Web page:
Solving Brake Problems
Replacing your front brakes is not that difficult. However, there are a few key things to remember if you’re going to service them yourself.
One of the main mistakes I see people making when servicing disc brakes is not opening the bleeder valve when compressing the caliper piston. If you don’t open the bleeder valve when compressing the caliper piston, you can actually damage your master cylinder. This won’t happen all the time, but it only takes once to ruin your day. The master cylinder is designed to move brake fluid in one direction. Sometimes when you force brake fluid in the opposite direction through the master cylinder, you ruin its seals and cause it to fail. I’ve seen more than one occasion where someone did this, only to find they have no brakes or a very spongy brake pedal after replacing their brake pads. The fix is to replace the master cylinder.
To avoid all this, open the bleeder valve when compressing the caliper piston. It really doesn’t take that much effort and it potentially saves you the expense of having to replace your master cylinder in addition to the brake pads.
Another common mistake I see is improper lubrication on the caliper slide pins. These are the pins that the caliper slides on when active. These pins are found on many brake calipers (but not all brake calipers).
The proper lubricant is silicone paste, not grease. Grease is petroleum-based and will eat away at the rubber boots on the slide pins. Once the rubber deteriorates it can cause the pins to bind and not move correctly. In addition to that, when the grease mixes with the silicone that should already be lubricating the slide pin, bad things happen chemically. In addition to all that, grease was never designed for the heat that your brakes produce, so it tends to dry up. After it dries up, the caliper slides don’t work and your brakes don’t work as well as they could.
In addition to grease, DO NOT USE ANTI-SIEZE to lubricate caliper slide pins. It’s probably the worst thing to use on caliper slides, because it dries up and causes the pins to seize. I know that sounds ironic considering the lubricant’s name, but it’s true. If you do have anti-seize on your caliper slides or any other lubricant that shouldn’t be there, clean the pins, the bores, and the inside of the dust boots thoroughly before using the proper lubricant. Failing to do so can cause issues with the lubricants mixing. Bad things can happen when you mix lubricants, so do your best to avoid it.
I get asked about other lubricants all the time, but I stick by my recommendation of 3M Silicone Paste. You can use other lubricants designed to lubricate caliper slide pins, but I recommend the ones that are silicone-based or synthetic, not the ones that are petroleum based. Here is a link to the silicone paste that I use.
That covers the main points about servicing front brakes. For more details on how I perform a disc brake service, watch this video.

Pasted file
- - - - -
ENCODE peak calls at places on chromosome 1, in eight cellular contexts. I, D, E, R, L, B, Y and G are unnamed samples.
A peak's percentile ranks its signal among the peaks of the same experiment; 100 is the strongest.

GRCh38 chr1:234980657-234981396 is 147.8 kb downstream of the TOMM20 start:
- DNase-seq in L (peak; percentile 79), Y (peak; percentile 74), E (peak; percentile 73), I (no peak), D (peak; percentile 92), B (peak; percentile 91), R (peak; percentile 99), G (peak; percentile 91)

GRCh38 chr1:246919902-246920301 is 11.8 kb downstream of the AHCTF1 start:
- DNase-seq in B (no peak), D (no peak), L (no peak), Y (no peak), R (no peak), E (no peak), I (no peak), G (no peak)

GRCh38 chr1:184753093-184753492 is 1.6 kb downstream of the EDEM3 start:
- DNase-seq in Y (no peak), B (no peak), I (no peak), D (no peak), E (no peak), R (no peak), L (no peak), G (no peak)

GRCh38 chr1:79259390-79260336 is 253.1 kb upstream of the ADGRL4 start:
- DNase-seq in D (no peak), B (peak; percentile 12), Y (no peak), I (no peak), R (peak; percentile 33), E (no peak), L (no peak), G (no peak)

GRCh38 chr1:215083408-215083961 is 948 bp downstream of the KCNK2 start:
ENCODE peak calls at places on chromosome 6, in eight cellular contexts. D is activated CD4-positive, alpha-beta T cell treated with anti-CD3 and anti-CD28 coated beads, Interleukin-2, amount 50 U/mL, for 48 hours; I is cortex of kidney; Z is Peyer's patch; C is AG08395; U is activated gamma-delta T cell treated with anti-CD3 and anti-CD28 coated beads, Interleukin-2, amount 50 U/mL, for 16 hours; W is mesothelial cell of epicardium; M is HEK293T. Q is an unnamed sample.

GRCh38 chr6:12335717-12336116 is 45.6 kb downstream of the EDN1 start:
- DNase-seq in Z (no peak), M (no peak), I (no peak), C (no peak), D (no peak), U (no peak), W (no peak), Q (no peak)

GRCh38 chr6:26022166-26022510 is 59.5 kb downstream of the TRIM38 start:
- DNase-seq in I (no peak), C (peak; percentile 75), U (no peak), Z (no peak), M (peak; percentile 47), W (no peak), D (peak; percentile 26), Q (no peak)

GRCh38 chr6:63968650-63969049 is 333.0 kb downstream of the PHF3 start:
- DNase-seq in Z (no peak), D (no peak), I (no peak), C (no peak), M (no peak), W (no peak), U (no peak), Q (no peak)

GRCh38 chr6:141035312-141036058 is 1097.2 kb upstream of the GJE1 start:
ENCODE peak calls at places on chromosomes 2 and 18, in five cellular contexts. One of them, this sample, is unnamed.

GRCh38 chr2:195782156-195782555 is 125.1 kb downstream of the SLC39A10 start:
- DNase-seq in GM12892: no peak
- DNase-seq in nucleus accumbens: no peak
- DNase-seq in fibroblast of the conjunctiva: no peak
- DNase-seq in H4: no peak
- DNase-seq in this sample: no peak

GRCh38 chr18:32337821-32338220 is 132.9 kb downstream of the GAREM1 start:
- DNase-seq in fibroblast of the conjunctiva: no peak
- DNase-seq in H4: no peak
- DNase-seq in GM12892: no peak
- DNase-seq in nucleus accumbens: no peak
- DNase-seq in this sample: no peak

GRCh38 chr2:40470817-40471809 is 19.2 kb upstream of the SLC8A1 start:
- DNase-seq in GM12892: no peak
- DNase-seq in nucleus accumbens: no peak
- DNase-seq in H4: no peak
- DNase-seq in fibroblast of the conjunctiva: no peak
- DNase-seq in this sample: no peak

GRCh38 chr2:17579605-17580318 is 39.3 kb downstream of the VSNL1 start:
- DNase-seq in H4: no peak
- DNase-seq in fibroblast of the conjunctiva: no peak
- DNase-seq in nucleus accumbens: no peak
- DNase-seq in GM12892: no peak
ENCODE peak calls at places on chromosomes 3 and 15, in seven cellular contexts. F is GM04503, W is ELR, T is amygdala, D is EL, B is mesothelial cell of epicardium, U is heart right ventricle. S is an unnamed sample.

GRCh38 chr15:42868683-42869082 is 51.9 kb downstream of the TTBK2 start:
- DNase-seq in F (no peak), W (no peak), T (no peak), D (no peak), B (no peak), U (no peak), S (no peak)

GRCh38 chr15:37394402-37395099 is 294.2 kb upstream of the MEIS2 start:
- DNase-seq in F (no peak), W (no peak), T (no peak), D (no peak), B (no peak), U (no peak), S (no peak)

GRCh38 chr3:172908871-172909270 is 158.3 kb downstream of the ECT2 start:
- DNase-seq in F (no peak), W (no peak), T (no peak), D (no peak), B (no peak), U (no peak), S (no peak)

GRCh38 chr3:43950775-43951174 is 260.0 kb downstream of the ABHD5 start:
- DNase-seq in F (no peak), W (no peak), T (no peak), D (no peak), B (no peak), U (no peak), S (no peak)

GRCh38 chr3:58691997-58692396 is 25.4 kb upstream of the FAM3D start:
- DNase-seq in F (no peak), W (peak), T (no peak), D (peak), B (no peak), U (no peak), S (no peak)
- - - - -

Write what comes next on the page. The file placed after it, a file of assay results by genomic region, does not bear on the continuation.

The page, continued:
Rear disc brakes are similar to front disc brakes with one big exception. Rear disc brakes might house the mechanism for the parking brake. You can differentiate between the two types by inspecting the style of caliper piston it contains. If it’s a hollow piston like a front caliper has, then it’s likely that the parking brake mechanism is inside the hat of the rotor, separate from the caliper. If it’s a solid piston with perhaps some grooves machined or cast into it, then your caliper likely has the parking brake assembly contained within it. You can also spot this type of caliper by looking for a parking brake cable attached to it.
If you see either of these things, you handle compressing the piston to accept the new pads a little differently. You can often use a special tool or equivalent to twist the piston back into its bore. Some calipers have access to a screw that needs to be turned in order to retract the caliper piston (some Mazdas come to mind). Check the service manual for your vehicle to see if that’s the case with your vehicle. I still recommend opening the bleeder valve when compressing these pistons to avoid damage to the master cylinder. Here’s a video on the process.
I made a video about this that I’ll post at the end of this section. Most times, you can spot a bad caliper simply by looking at the brake pad wear. If the brakes on the left side of your vehicle are worn to the metal and the other side’s still got 90% of its friction material left, then you likely have a brake caliper issue. It could also be a brake hose or master cylinder issue, but a brake caliper issue is more likely. It could be either caliper that’s bad. Some common issues around this:
- Sometimes calipers won’t release; this causes the brake pads to wear prematurely.
- Sometimes the piston freezes in the bore and won’t apply the brakes, which leaves a lot of friction material because the brakes are never applied.
- Sometimes it’s not the caliper piston that’s at fault; sometimes the caliper slide pins stick and cause the problem. I would suggest you check for this first before condemning the caliper.
Remember what I said about using the proper lubricant on caliper slide pins in the above section? The true test is when I try and compress the caliper piston. If I have the bleeder valve open and I can’t compress the caliper piston, I replace the caliper. Here’s that video I talked about.